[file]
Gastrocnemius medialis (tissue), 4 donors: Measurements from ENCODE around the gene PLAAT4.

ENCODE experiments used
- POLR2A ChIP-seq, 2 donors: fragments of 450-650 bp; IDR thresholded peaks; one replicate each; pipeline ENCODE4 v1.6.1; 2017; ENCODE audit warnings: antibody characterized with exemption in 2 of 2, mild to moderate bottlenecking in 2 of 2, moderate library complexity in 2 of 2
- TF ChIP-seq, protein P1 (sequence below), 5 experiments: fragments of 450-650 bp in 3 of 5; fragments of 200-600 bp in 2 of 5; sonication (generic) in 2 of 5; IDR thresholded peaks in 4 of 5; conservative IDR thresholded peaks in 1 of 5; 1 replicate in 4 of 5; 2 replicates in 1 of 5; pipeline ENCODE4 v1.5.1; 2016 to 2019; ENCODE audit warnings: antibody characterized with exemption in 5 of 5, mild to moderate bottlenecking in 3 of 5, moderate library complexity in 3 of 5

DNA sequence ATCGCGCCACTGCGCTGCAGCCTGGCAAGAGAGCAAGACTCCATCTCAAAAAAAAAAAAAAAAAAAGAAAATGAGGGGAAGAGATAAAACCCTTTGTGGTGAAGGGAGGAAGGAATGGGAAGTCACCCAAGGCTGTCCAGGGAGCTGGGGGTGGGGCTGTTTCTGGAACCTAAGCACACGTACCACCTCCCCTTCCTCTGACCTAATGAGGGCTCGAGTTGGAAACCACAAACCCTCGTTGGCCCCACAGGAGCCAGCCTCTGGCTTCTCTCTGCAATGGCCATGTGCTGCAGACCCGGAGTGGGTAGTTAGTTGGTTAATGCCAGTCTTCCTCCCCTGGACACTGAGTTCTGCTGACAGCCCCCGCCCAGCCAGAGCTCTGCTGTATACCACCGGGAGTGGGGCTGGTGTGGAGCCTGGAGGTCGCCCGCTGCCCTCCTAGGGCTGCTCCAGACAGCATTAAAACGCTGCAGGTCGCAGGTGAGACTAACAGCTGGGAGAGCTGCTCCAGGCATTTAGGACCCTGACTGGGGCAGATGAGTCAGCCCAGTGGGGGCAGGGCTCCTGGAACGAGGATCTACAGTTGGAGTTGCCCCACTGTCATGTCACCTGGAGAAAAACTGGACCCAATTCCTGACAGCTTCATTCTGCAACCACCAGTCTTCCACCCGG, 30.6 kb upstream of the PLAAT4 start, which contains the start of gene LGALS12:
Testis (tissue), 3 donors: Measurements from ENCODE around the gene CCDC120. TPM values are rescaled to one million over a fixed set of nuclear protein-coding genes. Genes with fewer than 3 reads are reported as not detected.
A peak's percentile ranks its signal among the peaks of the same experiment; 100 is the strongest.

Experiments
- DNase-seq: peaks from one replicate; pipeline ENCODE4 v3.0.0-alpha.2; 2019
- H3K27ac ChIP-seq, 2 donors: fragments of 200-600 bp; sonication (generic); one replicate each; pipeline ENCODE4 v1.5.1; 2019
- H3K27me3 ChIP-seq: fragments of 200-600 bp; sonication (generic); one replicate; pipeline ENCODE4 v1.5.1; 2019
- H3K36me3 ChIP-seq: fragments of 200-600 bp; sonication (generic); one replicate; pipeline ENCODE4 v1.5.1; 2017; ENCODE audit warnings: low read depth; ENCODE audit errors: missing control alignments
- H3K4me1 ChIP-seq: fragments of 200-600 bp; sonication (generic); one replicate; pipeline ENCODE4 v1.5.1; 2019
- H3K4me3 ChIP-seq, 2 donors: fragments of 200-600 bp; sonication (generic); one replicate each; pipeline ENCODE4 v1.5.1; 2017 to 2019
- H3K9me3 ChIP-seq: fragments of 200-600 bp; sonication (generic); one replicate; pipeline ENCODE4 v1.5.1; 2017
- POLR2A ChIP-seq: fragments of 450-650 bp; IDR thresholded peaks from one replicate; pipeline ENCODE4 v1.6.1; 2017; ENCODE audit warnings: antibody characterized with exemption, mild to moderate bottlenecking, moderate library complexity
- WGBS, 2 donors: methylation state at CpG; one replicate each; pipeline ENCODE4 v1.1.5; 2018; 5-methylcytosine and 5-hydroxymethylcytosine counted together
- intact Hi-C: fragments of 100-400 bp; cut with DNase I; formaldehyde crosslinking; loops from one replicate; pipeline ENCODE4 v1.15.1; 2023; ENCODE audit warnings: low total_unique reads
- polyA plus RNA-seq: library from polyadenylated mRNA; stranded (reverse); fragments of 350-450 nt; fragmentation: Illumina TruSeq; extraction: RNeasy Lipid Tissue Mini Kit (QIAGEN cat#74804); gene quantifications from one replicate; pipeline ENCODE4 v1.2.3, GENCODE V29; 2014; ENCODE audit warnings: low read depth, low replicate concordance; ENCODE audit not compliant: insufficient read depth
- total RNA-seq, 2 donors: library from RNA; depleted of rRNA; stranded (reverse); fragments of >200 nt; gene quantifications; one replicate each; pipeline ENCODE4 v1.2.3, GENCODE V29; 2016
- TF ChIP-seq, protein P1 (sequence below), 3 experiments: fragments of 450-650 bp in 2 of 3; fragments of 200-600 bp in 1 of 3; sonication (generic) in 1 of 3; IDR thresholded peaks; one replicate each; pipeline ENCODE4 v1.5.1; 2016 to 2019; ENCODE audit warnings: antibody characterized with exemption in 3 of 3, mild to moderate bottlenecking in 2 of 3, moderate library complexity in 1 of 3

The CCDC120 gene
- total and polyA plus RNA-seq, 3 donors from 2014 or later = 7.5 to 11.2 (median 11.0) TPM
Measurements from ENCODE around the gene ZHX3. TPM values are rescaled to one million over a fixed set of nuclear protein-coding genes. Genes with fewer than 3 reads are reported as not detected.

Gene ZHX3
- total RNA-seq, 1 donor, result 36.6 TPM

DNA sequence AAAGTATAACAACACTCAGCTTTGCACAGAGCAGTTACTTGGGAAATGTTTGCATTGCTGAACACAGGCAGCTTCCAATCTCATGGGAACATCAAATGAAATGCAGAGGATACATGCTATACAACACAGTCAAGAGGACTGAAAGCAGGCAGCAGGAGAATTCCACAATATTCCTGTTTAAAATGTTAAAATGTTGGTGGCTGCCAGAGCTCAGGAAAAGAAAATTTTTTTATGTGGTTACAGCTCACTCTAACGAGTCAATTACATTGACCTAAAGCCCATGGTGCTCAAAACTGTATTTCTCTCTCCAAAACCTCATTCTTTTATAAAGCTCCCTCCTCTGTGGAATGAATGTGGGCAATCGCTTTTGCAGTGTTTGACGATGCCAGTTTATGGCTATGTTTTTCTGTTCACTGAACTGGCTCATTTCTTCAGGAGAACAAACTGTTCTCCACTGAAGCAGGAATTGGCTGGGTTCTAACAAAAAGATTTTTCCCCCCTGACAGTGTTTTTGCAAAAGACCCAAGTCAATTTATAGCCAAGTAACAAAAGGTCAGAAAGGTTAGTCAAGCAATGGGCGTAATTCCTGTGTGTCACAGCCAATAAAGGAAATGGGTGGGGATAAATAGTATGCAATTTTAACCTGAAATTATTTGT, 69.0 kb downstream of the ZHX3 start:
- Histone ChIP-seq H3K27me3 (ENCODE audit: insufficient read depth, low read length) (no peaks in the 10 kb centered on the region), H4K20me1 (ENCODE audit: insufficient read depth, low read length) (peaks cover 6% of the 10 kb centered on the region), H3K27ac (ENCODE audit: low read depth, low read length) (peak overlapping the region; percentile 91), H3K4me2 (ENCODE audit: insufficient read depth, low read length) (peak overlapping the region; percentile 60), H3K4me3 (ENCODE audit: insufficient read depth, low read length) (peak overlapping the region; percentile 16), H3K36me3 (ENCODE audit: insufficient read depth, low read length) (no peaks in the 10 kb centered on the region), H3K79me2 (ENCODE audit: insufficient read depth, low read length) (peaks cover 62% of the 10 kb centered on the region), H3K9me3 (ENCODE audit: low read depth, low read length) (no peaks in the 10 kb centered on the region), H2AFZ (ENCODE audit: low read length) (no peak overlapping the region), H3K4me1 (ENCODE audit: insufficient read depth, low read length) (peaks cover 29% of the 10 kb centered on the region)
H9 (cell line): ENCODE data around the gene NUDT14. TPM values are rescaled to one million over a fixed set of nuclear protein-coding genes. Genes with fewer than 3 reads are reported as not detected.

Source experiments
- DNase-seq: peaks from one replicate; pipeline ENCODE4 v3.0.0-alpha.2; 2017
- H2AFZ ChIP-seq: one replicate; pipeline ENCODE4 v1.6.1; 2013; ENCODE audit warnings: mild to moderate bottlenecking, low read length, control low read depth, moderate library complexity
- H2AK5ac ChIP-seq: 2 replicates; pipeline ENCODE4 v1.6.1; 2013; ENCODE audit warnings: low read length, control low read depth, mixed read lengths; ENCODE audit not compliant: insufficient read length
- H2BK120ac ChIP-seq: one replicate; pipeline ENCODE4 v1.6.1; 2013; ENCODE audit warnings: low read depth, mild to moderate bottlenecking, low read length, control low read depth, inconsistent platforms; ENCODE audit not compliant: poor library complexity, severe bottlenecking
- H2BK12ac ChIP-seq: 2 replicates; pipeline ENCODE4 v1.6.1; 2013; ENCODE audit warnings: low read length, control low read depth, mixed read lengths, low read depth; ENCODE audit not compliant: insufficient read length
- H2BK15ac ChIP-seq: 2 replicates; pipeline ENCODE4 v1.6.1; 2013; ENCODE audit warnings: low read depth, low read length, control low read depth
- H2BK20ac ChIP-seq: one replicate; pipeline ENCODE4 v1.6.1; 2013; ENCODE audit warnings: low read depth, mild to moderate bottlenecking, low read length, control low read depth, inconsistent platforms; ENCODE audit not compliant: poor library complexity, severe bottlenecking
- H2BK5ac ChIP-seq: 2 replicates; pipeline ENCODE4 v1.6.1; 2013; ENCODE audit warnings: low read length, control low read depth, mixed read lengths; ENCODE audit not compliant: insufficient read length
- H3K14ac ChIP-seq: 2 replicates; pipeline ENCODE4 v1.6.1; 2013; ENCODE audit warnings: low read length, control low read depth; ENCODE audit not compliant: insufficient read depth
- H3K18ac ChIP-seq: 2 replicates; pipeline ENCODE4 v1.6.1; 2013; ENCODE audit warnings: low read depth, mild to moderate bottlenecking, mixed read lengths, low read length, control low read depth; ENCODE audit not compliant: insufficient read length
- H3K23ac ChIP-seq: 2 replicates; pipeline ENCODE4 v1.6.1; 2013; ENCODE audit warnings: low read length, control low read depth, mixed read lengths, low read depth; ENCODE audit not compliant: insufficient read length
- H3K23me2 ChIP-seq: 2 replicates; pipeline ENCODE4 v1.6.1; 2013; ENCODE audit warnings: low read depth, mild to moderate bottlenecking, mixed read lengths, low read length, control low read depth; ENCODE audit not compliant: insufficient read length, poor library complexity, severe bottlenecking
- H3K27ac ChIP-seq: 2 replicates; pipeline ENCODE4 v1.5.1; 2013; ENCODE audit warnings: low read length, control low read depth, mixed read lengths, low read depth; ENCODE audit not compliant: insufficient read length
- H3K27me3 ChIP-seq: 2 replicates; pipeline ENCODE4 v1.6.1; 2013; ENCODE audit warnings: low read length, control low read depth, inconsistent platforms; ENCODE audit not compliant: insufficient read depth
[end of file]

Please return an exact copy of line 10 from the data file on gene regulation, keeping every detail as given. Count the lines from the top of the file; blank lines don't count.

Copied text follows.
- H3K27ac ChIP-seq, 2 donors: fragments of 200-600 bp; sonication (generic); one replicate each; pipeline ENCODE4 v1.5.1; 2019